Mais les résultats doivent être attendus longtemps et il n'y a généralement pas de temps azithromycine prix L'autre cas, c'est que l'achat d'un ou d'un autre antibiotique dans une pharmacie classique nécessite des dépenses matérielles considérables et pas toutes les personnes ne peuvent acheter des produits pharmaceutiques aussi coûteux.
By Yvonne Cavanagh, EquuHerb, Founder and Senior Practitioner
When I was asked to write an article for this website I said I would write about the main problem I have been talking to my clients about for the past few months – rain scald and mud fever – but wouldn't you know it! the rain has stopped and now with the cold snap we're looking for the top rugs!
So that led me to think about preventative
measures to ensure our beloved equine companions have a comfortable and healthy winter. During the summer months we are often battling the effects of the biting insects and the humidity (well here in Queensland and Northern New South Wales anyway) so look to the topical treatments to soothe and repair damaged skin, but in the autumn and winter I think of medicinal and nutritional herbs to boost the health of the immune system, the respiratory system and to warm arthritic joints . so I'd like to introduce you to my thoughts .
With every new viral epidemic in any species, be it human or equine, or bovine, canine, feline, avian etc. for that matter, or an outbreak of drug-resistant bacteria, it is becoming more obvious that the conventional approach to preventing and treating
infection is starting to fail. Our environmental antimicrobials (disinfectants/medicated washes) and 'magic bullet' antibiotic drugs which have NEVER been effective against viruses are even now being rendered next to useless by antibiotic-resistant bacterial organisms . and add to that the high cost of research to develop and then to market new antibiotic drugs to Vets (and Doctors) and the future is not looking too healthy!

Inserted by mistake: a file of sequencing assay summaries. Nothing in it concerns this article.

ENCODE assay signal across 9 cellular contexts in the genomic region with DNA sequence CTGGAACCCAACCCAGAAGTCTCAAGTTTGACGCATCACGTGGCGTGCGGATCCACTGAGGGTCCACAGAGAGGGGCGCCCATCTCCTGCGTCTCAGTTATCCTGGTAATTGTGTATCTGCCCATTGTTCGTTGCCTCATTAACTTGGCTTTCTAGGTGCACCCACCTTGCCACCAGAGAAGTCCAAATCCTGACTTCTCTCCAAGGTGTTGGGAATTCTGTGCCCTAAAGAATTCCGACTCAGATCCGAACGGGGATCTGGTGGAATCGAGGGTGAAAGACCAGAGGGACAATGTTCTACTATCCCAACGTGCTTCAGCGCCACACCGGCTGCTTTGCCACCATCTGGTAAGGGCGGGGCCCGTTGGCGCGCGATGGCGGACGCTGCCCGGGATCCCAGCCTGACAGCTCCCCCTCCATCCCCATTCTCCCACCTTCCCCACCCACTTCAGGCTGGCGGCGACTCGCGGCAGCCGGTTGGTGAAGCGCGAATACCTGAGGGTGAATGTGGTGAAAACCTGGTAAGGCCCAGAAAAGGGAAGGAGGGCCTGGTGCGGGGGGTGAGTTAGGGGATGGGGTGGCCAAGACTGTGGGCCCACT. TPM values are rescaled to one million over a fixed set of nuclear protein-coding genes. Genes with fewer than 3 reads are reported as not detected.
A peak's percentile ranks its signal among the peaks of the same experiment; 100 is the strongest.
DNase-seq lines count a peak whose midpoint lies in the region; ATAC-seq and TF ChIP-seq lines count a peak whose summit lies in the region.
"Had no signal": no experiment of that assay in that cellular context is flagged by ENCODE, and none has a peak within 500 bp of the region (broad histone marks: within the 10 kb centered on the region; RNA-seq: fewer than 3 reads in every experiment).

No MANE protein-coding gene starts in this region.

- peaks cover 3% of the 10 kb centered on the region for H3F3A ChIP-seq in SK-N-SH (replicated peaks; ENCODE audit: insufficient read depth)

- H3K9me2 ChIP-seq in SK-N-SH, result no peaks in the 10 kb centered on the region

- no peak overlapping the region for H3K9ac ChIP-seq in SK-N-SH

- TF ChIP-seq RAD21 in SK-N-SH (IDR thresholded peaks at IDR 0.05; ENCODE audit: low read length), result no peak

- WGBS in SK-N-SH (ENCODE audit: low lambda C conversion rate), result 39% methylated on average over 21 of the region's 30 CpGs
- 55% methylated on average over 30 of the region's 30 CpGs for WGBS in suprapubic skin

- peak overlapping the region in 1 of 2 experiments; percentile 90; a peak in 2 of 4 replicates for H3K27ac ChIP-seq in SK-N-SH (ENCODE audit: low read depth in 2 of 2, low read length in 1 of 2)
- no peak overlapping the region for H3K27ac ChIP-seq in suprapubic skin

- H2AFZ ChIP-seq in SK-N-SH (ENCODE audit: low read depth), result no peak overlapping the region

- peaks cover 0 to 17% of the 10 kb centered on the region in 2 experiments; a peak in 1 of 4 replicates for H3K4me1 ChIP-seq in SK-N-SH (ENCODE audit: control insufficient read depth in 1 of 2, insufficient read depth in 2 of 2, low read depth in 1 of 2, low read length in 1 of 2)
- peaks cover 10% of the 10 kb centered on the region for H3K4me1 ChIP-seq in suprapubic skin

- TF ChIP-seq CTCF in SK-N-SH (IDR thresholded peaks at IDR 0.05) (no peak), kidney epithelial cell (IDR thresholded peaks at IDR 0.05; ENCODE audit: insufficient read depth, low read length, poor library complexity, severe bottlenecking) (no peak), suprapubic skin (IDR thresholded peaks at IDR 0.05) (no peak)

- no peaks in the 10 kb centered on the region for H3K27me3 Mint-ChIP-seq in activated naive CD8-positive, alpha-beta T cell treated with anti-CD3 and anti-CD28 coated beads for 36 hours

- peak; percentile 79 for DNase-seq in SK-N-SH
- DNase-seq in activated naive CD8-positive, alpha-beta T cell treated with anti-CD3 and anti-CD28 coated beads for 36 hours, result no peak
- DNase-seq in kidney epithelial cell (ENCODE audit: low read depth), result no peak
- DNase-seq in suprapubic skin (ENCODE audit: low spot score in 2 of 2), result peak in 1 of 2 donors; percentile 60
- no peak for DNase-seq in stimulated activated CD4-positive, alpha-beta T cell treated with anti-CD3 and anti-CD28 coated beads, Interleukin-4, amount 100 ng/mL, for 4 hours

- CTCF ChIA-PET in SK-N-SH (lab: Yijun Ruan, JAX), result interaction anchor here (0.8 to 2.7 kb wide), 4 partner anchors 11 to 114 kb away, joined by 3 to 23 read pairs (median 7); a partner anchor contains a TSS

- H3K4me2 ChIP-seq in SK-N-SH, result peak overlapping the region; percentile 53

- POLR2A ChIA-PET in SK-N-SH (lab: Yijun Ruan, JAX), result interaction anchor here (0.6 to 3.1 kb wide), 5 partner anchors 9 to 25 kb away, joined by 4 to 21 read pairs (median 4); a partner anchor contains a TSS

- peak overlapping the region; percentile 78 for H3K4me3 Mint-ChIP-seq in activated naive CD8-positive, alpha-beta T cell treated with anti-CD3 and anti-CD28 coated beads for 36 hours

This poses a challenge to all horse owners to try to understand the role of the immune system in their horse's overall health and wellness and probably more importantly, to gain a better understanding of what is now, I believe, our most potent weapon for improving immune function and fighting infection – immune enhancing herbs!
However, when we think of the immune system we generally think of it's role in fighting infections, but there is also an new understanding that a healthy immune system is actually essential for overall good health and wellness
. Recent research has shown that poor immune system function can also play a key role in the development of chronic diseases as diverse as metabolic syndrome, insulin resistance, chronic inflammation (such as arthritis and allergies) and premature ageing.
So, keeping this in mind, we can now understand why it is important for us, as responsible horse owners, to ensure the healthy functioning of our equine companion's immune system. It's not just about fighting the infections as you notice your horse's symptoms, it's about keeping your horse in good health and wellness to help prevent
illness and the disorders of inflammation and premature ageing.
There are many herbs that can have a beneficial effect on the immune system and perhaps the best known of all is Echinacea. This is usually given to horses as the herb, that is, the leaf, however, research has demonstrated that it is the Echinacea Root that has a truly amazing immune enhancing function. Also, what is perhaps not well understood is that the herbs that improve our adaption to stress also have a beneficial effect on the immune system. These herbs include Astragalus, Rhodiola, Schizandra, Withania and some of the Ginsengs.